Rising political tensions over the weekend, triggered by Prabowo's defiance and his camp's plans to launch mass action across Indonesia have prompted a kneejerk reaction from investors. The Indonesia Stock Exchange (IDX) closed 1.4 percent lower on Monday, after local investors dumped stocks in consumer goods companies, including cigarette maker Gudang Garam and soap producer Unilever Indonesia.

But Luhut said he was confident that he could get Prabowo to have a rational discussion and thus reduce political tensions.

"The Prabowo I know is a very rational person and is able to think clearly. I really want Prabowo's legacy to be as a leader who helped develop Indonesia's democracy," he said.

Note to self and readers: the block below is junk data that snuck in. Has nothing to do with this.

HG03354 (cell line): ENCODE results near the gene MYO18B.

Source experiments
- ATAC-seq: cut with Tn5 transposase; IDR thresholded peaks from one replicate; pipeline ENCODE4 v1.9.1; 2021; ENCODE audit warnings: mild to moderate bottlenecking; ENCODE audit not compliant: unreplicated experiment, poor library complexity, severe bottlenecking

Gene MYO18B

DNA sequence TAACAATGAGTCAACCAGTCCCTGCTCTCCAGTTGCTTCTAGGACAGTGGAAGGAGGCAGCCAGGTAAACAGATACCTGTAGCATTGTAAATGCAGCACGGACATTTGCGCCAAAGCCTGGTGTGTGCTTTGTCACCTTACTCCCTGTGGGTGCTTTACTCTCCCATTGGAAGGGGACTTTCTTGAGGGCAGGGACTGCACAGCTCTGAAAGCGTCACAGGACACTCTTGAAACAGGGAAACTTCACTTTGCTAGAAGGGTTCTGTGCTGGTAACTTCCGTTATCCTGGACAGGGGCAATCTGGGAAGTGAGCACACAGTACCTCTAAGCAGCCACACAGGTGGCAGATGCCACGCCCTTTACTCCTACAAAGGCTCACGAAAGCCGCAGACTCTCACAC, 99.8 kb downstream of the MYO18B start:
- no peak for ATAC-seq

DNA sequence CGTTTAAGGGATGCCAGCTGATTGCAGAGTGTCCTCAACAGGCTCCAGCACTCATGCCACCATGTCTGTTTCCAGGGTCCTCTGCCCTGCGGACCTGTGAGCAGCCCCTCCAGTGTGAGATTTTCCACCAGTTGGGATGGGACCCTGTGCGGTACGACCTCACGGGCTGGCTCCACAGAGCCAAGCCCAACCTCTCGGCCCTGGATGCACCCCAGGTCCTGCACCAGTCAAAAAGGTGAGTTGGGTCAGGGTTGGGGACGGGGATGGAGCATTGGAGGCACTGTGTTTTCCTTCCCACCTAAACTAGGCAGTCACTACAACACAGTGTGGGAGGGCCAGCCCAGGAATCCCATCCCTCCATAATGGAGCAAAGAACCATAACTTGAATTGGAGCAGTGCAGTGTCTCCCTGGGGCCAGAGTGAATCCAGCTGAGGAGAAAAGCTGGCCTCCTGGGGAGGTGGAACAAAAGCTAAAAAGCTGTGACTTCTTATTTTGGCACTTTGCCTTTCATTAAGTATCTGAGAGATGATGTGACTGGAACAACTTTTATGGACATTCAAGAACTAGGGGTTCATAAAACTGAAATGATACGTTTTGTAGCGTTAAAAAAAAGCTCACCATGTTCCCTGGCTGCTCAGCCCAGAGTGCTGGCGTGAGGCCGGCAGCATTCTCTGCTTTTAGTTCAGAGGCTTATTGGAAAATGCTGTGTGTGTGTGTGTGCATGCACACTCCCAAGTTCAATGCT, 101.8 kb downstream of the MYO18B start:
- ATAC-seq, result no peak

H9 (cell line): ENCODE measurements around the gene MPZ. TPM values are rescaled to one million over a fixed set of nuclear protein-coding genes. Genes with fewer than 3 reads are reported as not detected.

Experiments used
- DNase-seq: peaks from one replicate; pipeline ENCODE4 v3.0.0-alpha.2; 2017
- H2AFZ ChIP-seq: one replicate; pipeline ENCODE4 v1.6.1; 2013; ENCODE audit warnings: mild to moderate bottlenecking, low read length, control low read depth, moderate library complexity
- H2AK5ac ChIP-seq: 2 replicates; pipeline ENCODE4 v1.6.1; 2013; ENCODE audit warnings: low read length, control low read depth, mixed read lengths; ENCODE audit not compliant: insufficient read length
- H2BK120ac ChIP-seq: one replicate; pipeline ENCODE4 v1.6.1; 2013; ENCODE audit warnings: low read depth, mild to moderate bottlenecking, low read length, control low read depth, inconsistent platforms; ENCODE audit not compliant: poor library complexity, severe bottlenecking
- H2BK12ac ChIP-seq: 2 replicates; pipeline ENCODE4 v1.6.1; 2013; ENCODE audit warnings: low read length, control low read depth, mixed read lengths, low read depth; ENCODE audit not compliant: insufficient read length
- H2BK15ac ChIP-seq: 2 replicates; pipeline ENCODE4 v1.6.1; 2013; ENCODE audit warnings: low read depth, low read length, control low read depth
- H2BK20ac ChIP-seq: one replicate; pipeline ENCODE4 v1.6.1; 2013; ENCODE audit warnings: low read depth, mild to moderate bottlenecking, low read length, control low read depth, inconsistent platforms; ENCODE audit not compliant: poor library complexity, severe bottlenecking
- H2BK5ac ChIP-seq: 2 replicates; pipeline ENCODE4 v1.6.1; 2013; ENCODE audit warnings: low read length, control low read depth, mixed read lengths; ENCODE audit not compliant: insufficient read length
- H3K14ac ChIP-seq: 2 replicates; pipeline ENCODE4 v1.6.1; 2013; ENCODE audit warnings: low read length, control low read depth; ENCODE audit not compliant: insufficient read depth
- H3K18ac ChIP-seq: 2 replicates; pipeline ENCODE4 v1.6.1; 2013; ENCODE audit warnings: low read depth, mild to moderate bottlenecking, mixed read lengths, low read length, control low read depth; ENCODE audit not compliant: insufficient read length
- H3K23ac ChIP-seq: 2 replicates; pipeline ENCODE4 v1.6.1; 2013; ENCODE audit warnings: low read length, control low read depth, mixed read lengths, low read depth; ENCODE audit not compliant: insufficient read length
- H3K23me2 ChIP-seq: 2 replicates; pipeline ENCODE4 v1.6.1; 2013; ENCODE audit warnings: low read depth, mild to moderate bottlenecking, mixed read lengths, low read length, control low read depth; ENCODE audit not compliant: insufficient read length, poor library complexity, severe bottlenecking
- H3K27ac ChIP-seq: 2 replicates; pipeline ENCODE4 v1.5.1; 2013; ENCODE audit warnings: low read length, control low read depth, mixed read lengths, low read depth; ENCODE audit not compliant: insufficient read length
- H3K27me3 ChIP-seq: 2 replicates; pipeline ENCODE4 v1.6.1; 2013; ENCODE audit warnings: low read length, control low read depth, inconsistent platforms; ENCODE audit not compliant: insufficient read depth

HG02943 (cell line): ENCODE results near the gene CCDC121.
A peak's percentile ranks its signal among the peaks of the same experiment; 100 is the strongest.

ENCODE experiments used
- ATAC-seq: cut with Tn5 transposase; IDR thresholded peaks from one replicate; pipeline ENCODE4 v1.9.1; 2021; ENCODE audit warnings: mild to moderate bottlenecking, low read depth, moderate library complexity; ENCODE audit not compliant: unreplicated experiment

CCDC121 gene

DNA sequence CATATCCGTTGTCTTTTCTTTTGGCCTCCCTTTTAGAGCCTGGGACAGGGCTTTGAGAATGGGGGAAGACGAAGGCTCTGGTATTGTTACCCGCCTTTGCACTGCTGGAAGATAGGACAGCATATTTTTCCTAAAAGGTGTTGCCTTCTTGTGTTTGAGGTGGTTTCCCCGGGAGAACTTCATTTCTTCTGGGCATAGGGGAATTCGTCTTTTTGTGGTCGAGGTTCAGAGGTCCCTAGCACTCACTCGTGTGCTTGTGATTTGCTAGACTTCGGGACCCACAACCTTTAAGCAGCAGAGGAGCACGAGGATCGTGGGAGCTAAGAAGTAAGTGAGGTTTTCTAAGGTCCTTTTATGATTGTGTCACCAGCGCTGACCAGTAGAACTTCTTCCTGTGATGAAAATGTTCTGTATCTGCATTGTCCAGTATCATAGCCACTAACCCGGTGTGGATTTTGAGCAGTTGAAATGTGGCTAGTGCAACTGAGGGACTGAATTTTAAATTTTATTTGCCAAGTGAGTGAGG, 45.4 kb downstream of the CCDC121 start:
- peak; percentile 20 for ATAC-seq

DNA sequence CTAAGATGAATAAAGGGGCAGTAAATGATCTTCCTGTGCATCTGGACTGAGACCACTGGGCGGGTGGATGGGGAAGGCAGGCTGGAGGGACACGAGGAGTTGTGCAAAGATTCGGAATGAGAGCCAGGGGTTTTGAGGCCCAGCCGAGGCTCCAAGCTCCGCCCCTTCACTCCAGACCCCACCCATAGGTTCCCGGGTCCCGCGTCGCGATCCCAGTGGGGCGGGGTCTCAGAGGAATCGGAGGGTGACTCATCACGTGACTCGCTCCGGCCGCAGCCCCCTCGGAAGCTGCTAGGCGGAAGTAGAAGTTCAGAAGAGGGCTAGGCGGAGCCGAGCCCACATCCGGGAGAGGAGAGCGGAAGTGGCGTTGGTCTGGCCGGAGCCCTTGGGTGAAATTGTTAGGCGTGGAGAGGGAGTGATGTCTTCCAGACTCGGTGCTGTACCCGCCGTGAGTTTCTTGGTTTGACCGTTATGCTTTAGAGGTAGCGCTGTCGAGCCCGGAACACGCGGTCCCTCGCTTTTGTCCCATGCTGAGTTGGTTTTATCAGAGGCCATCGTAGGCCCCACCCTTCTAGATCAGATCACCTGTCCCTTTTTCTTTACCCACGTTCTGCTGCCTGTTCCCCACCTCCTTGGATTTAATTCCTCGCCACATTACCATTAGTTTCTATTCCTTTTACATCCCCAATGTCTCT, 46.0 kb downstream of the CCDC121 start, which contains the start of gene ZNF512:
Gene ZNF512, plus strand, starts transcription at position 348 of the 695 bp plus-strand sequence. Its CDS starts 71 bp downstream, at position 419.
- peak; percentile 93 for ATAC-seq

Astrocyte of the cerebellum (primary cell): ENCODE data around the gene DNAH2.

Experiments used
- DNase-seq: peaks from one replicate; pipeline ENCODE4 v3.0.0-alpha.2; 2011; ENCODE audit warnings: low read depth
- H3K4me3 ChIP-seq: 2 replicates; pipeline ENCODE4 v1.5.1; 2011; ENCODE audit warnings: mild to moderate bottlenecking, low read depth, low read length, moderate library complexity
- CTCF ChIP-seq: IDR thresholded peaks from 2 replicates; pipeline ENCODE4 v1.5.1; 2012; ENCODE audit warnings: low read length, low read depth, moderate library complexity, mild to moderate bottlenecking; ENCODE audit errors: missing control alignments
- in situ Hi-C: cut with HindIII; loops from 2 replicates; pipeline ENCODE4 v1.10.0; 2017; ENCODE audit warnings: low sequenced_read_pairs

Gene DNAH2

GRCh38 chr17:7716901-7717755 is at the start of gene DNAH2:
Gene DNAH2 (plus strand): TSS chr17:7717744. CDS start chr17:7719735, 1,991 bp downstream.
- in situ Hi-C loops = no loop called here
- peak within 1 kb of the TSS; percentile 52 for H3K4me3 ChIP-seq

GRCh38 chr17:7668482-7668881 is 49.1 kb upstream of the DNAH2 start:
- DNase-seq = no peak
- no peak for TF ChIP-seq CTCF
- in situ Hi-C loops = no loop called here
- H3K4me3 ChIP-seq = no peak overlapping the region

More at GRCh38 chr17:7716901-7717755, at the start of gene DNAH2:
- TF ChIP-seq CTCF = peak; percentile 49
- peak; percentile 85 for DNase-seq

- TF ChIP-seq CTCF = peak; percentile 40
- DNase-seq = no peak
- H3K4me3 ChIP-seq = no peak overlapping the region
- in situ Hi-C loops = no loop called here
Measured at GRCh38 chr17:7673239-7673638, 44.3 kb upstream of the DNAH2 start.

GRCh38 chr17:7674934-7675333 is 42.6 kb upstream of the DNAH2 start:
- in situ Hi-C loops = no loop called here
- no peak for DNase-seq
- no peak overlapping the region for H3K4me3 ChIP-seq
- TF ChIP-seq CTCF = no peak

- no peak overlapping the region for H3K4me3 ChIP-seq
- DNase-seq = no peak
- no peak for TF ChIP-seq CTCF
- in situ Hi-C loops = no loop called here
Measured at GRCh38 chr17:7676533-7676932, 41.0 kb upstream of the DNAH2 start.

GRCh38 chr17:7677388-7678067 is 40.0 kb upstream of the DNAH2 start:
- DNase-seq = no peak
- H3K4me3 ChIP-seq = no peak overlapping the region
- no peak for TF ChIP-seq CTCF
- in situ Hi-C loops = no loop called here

Luhut also sent a warning to those around Prabowo to not feed their patron with false information. "Prabowo has a high sense of patriotism; [he is] a statesman. He never wants to destroy this country with a wrong decision," he said.

When asked where the meeting would likely take place, Luhut said they agreed to have Japanese food.

Sticking to Their Guns

However, Fadli Zon, Prabowo's right-hand man and deputy chairman of Gerindra, expressed skepticism about the meeting yielding tangible results.

"What for? I have no idea. I think it's about concentrating the votes. Political lobbying can be done at another time," said Fadli, who also deputy speaker of the House of Representatives. 

"We are winning. There are thousands of examples [of Prabowo winning] and evidence of fraud on social media. The state does not want to take action," Fadli said.

"What is there to talk about? What is there to discuss? [The election is] not over. The fraud has to be dealt with," he added.